Moreover strange -b behavior is also leading to quite a lot of 'plain air' in the frames. Using Omions mp3packer everybody can get a lower limit of how much air there is (some 5% as for my first examinations on 21 samples). Now that I have great Omion's frame analyzer I can get the average audio frame size. For 320 kbps frames average should be close to 8100 bit in order to avoid the air. With the 12 problem samples I examined last night average audio frame size was often in the 79xx bit range.

So using -b with 3.97 yields a quality restriction in even two different ways.

Lame develeopment should use a clear compatibiliy concept, and within this allow for maximum quality no matter how Lame is used.

If you want to do something about optimum compatibility use a concept like the one I suggested in my last post.
To me personally it is totally sufficient to always use compatibility level 1 (as does 3.90, as does 3.97 plain -Vx), to have the strict-iso option the usual way, and to give an advice to moreover use -B224 with -Vx for people who use very restricted hardware players.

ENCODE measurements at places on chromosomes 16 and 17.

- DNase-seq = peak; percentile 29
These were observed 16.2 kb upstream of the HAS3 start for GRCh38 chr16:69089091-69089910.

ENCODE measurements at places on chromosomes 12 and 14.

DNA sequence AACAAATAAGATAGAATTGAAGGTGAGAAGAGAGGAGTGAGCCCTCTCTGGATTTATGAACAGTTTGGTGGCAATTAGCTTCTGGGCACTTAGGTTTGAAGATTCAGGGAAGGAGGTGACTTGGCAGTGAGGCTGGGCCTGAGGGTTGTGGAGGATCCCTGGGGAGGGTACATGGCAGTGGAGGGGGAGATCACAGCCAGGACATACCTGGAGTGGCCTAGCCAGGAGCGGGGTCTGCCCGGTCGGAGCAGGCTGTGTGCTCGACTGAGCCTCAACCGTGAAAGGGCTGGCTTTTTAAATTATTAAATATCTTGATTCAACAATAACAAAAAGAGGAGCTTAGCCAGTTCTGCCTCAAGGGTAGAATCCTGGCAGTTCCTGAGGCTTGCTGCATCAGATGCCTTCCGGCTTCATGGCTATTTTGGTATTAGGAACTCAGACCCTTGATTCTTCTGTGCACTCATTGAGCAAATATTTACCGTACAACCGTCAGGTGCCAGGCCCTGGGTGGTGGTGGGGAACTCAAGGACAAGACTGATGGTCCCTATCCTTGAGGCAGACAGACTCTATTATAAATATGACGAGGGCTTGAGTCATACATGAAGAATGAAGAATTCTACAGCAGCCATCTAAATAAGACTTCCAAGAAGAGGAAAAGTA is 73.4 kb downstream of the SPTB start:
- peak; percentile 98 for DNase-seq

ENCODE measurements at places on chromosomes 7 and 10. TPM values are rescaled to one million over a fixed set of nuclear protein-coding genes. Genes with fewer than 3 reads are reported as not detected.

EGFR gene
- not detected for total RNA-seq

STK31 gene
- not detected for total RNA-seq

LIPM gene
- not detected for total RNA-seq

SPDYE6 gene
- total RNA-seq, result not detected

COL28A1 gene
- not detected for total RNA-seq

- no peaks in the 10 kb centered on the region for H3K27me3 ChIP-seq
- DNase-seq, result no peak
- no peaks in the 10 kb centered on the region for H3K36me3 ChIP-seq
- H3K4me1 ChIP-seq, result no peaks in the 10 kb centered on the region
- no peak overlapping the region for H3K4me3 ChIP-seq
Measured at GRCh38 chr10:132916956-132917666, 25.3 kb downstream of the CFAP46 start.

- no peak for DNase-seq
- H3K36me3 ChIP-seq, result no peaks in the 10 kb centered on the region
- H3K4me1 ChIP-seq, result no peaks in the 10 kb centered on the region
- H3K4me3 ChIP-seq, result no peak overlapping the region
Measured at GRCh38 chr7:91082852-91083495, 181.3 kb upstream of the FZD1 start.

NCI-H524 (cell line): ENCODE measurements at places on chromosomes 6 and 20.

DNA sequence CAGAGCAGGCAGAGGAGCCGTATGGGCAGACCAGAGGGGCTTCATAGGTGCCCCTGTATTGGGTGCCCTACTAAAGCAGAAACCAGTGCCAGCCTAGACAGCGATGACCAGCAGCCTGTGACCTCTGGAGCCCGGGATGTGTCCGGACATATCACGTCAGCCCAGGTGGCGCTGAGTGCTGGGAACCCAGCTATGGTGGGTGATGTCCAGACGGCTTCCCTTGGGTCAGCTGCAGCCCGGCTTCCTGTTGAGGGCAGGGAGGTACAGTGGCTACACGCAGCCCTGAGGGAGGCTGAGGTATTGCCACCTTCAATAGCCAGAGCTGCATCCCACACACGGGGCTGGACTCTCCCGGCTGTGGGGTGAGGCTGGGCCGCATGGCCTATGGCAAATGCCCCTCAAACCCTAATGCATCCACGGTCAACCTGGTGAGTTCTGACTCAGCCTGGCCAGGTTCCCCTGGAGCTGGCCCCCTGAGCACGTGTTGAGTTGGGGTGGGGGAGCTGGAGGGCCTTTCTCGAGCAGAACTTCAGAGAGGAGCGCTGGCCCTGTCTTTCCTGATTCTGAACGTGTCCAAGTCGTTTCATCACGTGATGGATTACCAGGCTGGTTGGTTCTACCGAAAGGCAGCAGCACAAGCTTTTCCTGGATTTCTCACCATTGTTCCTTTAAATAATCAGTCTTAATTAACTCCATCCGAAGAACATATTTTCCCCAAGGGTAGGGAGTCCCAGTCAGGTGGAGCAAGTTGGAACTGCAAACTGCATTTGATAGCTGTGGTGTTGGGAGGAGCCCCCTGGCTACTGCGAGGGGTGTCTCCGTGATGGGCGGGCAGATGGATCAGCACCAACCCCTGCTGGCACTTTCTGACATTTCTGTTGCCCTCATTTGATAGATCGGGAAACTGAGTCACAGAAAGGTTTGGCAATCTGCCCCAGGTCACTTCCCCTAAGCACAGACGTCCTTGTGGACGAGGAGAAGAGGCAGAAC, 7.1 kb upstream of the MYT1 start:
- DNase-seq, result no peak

Strange enough we seem to totally agree in thinking compatibility level 1 is the way to go. You however sometimes say it like this, and in other times you hold up compatibility level 2. While I feel with you (level 2 goes best with the 'spirit' of the standard, but a real life decoder designer would have to do extra work in order to achieve level 2 but not level 1 at the same time) you should make up your mind: use either level 1 or 2. It's an exclusive or (as long as you don't have a compatibility level option). Actual 3.97 behavior reflects your ambiguousness on this point.

Quality should not be restricted within the possibilities of the used compatibility level.

This post has been edited by halb27: Nov 11 2005, 10:16


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Gabriel
post Nov 11 2005, 00:28
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QUOTE